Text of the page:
Simple but loaded question...popcorn ceiling it worth it?

by Car8171581

Always wondering, is the hassle and mess of removing popcorn ceilings going to be worth it in the long run? I have a small condo that I am considering taking the removal plunge in. Ideas are appreciated!

  6 answers
  • Van19103281 Van19103281 on Jun 16, 2017
    we have removed popcorn from ceilings. In most cases we had to mud many places. I believe the purpose of popcorn ceilings was/is for cost savings. Easier to spray popcorn vs completing ceiling. The popcorn is easy to remove. Like I stated, it's the work you will have to do afterwards that isn't fun.

  • Carole Triplett Brooks Carole Triplett Brooks on Jun 16, 2017
    There are two potential problems that can turn removing a textured ceiling into a DIY nightmare:
    Asbestos: Acoustic texture manufactured before 1980 may contain asbestos and should be tested before being removed. While it doesn’t pose a health risk if left in place, removing a ceiling containing asbestos can stir up the fibers and cause them to become trapped in your lungs. More information about the dangers of Asbestos in Your Home can be found on the Environmental Protection Agency website.
    Painted Ceiling: Another potential problem that can make removing a popcorn ceiling much more difficult is if paint has been applied over the texture. This prevents the texture from absorbing water, which is necessary to loosen the material. While a painted textured ceiling can be removed, it usually requires the application of a chemical stripper to breakdown the paint barrier.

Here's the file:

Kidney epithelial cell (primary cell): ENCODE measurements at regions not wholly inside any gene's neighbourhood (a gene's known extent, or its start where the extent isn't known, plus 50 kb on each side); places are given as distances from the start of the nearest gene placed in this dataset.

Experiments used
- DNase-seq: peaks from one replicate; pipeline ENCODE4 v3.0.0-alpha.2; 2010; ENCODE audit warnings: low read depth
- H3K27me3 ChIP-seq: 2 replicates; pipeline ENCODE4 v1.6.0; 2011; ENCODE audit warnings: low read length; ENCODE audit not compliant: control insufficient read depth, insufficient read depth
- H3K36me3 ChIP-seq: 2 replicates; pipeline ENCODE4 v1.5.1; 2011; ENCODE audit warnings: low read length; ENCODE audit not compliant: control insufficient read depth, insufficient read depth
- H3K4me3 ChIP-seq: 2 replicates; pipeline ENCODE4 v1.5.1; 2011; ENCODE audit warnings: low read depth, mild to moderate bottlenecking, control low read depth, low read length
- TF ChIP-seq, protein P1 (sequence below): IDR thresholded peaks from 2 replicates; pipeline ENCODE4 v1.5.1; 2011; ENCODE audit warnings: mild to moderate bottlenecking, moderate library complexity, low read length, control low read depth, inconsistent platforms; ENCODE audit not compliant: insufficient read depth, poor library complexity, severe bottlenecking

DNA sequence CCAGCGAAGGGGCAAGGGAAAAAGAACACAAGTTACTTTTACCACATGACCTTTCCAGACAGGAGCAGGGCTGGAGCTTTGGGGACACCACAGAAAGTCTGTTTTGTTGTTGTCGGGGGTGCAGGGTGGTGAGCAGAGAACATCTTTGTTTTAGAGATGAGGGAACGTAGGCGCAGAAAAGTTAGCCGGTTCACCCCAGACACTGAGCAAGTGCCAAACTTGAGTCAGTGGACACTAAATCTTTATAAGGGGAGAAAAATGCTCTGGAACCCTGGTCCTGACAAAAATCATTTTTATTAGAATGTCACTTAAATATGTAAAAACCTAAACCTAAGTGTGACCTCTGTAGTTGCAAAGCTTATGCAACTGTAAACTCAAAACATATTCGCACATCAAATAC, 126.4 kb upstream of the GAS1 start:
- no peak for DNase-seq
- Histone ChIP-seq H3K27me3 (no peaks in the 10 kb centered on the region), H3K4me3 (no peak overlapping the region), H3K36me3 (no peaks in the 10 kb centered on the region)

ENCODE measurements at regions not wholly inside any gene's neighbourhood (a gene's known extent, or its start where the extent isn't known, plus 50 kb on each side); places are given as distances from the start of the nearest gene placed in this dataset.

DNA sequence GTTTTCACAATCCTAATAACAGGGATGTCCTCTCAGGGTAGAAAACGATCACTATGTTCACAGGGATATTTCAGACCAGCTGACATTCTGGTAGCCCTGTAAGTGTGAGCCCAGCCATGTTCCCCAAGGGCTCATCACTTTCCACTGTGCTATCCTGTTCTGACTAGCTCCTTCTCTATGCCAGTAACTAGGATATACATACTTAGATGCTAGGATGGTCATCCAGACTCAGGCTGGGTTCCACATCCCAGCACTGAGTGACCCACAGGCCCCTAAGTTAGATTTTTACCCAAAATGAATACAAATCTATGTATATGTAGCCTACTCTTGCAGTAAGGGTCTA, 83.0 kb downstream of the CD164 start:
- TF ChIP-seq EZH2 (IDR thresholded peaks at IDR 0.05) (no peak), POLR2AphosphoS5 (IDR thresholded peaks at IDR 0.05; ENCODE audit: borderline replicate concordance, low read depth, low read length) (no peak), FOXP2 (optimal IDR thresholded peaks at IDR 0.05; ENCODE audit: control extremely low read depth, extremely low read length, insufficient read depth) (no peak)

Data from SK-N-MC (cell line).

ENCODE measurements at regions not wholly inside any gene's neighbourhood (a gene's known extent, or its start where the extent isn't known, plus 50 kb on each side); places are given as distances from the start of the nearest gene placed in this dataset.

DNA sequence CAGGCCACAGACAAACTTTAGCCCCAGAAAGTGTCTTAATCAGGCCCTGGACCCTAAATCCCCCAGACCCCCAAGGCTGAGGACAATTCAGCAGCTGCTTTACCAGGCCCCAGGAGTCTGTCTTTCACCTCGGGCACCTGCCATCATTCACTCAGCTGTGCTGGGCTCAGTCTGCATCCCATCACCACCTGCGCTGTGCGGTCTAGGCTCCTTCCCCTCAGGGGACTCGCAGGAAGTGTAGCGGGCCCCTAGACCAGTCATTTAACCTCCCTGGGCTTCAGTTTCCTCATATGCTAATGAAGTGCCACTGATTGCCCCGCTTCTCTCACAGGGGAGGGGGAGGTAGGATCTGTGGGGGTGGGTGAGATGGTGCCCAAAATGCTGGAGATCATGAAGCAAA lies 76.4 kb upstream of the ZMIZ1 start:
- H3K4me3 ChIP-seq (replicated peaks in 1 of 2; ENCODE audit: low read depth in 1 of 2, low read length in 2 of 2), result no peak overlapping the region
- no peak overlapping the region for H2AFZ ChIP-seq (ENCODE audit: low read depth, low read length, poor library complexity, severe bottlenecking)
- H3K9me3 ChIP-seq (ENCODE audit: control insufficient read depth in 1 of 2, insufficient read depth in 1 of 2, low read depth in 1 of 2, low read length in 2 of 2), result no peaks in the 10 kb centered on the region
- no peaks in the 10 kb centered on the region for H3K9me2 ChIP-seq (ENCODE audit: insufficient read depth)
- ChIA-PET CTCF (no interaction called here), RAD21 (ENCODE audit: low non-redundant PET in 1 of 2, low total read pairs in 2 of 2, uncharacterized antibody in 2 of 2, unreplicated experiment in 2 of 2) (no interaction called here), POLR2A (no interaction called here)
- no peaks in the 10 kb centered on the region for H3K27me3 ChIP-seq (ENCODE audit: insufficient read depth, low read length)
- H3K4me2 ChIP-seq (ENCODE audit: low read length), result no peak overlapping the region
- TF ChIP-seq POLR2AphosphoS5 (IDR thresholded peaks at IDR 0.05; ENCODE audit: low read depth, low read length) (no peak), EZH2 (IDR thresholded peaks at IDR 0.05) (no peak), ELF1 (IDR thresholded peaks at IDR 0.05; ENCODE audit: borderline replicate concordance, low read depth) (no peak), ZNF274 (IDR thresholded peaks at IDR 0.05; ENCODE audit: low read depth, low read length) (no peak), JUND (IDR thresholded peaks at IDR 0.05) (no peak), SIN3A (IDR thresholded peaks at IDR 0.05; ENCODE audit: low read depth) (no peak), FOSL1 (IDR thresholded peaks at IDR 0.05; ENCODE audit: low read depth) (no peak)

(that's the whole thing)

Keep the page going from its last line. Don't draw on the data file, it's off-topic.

To determine if either of these conditions applies to your ceiling, combine a few drops of liquid dishwashing soap with warm water in a hand sprayer. Lightly spray a small spot in an inconspicuous location, and wait a few minutes for it to absorb the water. If the water will not soak in, the ceiling has been painted. Otherwise, the texture should come off easily.

    Obtaining a sample of ceiling texture to test for asbestos.
    To test ceiling texture applied before 1980 for asbestos, use a putty knife to scrape a small amount into a sealable plastic bag. If you’re concerned about the possible health risks involved in taking the sample, a testing service can be hired to come out and take it for you.
    Send the sample to an approved testing service to see if it contains asbestos. To find a testing service in your area, contact the state environmental or health office. A directory of state offices can be found on the EPA website.
    If the material is found to contain over 1% asbestos then by law you can not remove it yourself and will need to contact a professional asbestos removal company or leave the ceiling as is. Even if it doesn’t contain asbestos, it’s important to wear an appropriate dust mask or respirator when removing the ceiling.

    To do the job you will need:
    Plastic sheeting (2-3 mil for walls, 6 mil for floors)
    Rosin paper
    Painter’s tape
    Putty knife
    Pump up sprayer
    Liquid dishwashing soap
    6” or wider floor scraper
    Mesh sanding pad with handle
    Drywall joint compound
    Drywall joint tape
    Dust mask or respirator
    Eye protection

    Cover electrical outlets with plastic before spraying ceiling

    Removing a textured ceiling is a messy job so good prep work is important to keep from damaging your walls or floor and to make clean up easier.
    Remove all furniture from the room.

    Turn off the heating or cooling system and close any vents. Ceiling vents should be removed and covered with plastic.

    Turn off the power to the room and remove any ceiling lights or paddle fans.

    Cover wall outlets and switches with plastic, sealing them with painter’s tape.